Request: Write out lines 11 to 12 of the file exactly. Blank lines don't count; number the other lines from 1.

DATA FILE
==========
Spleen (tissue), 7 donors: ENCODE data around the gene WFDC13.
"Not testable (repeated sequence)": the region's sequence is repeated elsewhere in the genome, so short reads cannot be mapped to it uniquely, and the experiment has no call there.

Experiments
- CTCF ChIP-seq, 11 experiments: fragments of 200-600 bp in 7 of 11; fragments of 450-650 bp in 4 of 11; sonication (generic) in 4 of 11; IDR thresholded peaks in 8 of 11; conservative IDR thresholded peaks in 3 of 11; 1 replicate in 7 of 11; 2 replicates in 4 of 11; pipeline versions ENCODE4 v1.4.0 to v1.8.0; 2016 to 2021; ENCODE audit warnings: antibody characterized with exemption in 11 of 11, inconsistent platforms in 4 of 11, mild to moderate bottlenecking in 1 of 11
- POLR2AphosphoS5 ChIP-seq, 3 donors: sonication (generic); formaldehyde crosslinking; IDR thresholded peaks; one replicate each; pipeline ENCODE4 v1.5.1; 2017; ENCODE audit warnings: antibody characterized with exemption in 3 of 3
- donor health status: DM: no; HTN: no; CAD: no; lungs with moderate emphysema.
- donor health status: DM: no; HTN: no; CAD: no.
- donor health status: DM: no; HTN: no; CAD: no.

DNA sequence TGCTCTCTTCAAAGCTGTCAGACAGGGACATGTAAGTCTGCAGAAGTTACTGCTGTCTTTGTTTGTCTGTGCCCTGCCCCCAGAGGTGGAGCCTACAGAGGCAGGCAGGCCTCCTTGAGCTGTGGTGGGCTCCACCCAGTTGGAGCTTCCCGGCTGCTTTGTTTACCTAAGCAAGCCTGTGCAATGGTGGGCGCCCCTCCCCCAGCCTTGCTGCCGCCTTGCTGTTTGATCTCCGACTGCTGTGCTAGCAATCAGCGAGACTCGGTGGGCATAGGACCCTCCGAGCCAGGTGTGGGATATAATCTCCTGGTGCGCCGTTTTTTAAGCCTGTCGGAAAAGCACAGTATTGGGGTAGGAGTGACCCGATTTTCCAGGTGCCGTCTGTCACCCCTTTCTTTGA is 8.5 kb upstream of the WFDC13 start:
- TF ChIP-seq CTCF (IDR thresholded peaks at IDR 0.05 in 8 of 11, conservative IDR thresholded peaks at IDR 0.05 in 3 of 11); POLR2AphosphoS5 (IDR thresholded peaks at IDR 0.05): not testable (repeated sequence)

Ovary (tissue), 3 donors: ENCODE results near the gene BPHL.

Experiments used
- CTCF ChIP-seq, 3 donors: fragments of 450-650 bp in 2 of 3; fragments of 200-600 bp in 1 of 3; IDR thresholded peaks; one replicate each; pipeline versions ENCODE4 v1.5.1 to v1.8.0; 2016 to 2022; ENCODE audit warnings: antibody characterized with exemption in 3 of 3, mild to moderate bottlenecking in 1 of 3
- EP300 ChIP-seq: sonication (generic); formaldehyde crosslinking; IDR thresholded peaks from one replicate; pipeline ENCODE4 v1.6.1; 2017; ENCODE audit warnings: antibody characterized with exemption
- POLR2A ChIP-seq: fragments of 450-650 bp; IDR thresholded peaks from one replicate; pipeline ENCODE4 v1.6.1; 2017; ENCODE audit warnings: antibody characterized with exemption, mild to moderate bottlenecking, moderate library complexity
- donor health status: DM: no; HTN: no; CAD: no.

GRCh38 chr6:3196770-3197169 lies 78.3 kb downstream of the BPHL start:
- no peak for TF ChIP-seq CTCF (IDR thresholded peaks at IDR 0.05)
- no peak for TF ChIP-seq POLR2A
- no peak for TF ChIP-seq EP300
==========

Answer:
Ovary (tissue), 3 donors: ENCODE results near the gene BPHL.

Experiments used